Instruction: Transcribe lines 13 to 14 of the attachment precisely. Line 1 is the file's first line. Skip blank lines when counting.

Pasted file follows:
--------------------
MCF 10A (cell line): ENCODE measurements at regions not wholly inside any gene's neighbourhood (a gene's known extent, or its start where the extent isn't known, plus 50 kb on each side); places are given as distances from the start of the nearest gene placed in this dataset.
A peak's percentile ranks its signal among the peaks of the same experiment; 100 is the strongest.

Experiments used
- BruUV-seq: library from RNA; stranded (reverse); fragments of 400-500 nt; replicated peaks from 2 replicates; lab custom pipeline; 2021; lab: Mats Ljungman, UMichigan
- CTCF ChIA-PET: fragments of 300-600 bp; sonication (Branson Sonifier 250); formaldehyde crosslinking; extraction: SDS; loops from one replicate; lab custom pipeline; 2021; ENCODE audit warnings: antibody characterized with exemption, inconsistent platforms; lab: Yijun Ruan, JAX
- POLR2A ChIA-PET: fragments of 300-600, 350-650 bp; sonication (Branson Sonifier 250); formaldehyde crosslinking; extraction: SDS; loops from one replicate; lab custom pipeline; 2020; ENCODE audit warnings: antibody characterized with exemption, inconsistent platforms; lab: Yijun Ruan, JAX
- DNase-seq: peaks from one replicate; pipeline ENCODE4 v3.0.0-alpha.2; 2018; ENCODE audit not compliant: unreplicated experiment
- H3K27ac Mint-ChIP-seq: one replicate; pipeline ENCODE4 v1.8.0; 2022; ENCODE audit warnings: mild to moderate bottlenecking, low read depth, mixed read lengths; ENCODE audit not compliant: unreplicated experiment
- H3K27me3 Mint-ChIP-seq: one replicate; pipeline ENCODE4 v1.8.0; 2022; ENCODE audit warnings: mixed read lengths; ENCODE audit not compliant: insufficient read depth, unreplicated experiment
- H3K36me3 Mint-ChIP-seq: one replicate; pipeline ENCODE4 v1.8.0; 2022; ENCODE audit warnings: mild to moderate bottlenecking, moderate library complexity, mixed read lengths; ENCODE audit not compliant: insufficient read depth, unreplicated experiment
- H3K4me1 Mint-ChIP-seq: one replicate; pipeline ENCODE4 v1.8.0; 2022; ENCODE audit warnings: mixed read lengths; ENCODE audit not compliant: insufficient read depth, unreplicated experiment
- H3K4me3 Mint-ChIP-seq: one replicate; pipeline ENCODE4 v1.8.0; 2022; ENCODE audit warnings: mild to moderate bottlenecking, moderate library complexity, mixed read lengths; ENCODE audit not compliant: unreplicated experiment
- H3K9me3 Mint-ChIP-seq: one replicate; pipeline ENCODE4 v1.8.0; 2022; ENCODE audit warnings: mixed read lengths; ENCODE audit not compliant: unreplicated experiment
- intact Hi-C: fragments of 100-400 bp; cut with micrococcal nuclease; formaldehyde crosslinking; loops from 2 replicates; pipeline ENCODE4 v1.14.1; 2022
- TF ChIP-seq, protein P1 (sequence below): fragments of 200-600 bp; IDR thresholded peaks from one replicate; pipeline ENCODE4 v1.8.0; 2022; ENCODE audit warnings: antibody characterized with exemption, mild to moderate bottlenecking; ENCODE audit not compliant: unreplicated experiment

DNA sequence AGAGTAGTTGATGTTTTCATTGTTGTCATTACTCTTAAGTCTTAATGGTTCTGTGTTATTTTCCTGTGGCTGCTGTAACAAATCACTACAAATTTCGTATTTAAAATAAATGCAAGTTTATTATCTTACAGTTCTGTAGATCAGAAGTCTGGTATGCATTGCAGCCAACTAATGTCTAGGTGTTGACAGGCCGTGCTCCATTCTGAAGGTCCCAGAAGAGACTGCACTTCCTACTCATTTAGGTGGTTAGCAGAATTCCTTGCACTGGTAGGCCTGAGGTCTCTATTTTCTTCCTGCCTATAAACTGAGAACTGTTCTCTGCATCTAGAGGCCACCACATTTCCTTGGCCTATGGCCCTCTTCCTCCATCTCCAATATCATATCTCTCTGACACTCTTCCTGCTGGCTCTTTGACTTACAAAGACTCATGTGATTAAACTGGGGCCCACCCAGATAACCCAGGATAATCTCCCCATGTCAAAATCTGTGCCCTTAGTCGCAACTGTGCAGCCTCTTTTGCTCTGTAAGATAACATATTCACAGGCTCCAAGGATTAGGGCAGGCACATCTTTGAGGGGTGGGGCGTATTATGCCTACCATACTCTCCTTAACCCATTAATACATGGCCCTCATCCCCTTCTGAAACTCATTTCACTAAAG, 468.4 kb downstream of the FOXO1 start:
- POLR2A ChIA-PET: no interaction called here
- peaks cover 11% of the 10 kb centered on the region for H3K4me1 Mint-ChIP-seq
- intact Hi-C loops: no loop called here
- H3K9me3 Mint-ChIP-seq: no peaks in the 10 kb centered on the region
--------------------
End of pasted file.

- H3K9me3 Mint-ChIP-seq: one replicate; pipeline ENCODE4 v1.8.0; 2022; ENCODE audit warnings: mixed read lengths; ENCODE audit not compliant: unreplicated experiment
- intact Hi-C: fragments of 100-400 bp; cut with micrococcal nuclease; formaldehyde crosslinking; loops from 2 replicates; pipeline ENCODE4 v1.14.1; 2022